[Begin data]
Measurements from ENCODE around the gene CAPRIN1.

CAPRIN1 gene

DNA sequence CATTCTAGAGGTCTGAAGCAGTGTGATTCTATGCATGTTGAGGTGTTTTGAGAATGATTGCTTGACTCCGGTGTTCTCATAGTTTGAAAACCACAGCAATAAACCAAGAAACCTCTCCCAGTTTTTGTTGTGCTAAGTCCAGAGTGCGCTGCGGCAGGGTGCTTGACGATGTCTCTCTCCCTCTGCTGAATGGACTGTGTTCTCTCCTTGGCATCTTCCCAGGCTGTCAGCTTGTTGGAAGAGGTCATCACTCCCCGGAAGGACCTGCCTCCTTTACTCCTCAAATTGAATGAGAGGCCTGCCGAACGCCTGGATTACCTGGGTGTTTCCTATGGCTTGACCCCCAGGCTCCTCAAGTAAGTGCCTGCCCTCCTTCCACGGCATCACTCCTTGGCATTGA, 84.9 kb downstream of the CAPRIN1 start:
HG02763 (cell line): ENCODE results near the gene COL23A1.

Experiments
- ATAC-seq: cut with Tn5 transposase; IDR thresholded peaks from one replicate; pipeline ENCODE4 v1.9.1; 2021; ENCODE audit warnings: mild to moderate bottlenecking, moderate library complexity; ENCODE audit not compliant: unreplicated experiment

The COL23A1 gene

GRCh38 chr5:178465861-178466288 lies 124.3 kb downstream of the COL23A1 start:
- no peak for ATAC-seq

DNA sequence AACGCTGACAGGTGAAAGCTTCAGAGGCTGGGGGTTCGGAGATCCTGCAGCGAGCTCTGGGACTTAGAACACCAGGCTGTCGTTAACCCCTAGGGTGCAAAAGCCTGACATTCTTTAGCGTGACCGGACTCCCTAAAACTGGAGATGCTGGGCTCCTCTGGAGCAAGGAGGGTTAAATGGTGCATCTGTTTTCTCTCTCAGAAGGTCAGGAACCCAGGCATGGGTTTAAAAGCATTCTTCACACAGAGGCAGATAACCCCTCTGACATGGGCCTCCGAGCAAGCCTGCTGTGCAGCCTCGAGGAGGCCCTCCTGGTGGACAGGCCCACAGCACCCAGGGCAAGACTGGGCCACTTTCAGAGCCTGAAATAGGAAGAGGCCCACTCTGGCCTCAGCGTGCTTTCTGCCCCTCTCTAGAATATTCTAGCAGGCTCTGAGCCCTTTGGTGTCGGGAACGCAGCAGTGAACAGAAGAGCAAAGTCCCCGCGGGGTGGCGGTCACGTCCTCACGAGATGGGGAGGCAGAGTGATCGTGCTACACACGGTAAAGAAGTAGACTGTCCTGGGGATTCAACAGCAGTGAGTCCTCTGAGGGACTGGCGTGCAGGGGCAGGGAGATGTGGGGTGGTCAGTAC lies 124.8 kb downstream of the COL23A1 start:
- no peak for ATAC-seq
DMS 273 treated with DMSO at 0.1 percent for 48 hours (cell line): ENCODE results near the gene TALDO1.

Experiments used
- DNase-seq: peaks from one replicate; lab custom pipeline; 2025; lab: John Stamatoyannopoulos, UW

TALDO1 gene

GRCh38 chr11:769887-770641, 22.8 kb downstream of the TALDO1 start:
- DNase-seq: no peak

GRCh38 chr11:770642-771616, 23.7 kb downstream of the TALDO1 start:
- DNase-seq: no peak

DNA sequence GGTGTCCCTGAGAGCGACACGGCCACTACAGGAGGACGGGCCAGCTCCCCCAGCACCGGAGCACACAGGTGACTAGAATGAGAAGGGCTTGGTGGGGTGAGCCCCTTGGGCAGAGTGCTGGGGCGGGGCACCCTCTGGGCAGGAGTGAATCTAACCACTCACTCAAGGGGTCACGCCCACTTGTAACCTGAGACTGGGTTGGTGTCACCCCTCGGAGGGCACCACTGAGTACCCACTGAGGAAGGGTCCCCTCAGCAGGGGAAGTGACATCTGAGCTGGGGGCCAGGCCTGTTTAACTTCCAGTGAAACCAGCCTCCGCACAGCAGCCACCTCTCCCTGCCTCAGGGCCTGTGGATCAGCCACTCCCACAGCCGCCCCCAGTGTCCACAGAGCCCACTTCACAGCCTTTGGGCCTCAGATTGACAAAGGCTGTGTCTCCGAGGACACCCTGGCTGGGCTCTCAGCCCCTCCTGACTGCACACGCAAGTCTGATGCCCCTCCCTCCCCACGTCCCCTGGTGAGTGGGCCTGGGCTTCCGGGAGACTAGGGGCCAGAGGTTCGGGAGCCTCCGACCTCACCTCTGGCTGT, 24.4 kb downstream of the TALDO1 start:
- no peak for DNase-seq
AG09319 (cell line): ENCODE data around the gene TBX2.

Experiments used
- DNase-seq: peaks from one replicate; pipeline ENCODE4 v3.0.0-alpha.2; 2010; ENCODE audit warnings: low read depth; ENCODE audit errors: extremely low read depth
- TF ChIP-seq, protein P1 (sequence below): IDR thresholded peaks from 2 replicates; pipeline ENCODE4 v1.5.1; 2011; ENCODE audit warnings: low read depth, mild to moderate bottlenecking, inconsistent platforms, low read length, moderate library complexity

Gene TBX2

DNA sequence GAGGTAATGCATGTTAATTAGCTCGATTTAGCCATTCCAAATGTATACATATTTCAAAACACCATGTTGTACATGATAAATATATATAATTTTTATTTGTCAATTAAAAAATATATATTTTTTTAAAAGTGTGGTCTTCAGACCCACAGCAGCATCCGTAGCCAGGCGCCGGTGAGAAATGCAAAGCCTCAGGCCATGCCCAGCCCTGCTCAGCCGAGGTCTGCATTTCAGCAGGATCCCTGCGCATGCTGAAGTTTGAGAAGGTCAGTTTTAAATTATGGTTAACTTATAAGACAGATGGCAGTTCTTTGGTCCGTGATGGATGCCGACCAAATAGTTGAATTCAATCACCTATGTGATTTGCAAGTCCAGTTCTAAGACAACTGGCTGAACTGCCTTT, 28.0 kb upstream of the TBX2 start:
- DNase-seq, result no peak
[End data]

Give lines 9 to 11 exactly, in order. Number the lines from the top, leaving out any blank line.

- no peak for ATAC-seq

DNA sequence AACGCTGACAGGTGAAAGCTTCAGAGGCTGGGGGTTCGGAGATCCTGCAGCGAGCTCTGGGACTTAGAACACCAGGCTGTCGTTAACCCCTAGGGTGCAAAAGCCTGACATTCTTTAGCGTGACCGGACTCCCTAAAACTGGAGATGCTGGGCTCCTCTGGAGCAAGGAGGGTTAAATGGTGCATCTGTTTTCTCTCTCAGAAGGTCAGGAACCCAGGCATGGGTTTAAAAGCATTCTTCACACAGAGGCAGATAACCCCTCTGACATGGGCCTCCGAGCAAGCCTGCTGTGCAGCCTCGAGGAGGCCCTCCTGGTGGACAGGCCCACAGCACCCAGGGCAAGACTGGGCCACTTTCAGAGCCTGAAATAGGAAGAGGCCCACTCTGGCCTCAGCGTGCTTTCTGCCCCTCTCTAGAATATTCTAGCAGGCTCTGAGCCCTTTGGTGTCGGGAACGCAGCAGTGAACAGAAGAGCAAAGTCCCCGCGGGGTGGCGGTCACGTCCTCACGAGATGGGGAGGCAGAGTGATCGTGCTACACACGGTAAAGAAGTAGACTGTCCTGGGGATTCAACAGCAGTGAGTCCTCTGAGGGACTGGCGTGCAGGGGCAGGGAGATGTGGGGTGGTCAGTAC lies 124.8 kb downstream of the COL23A1 start:
- no peak for ATAC-seq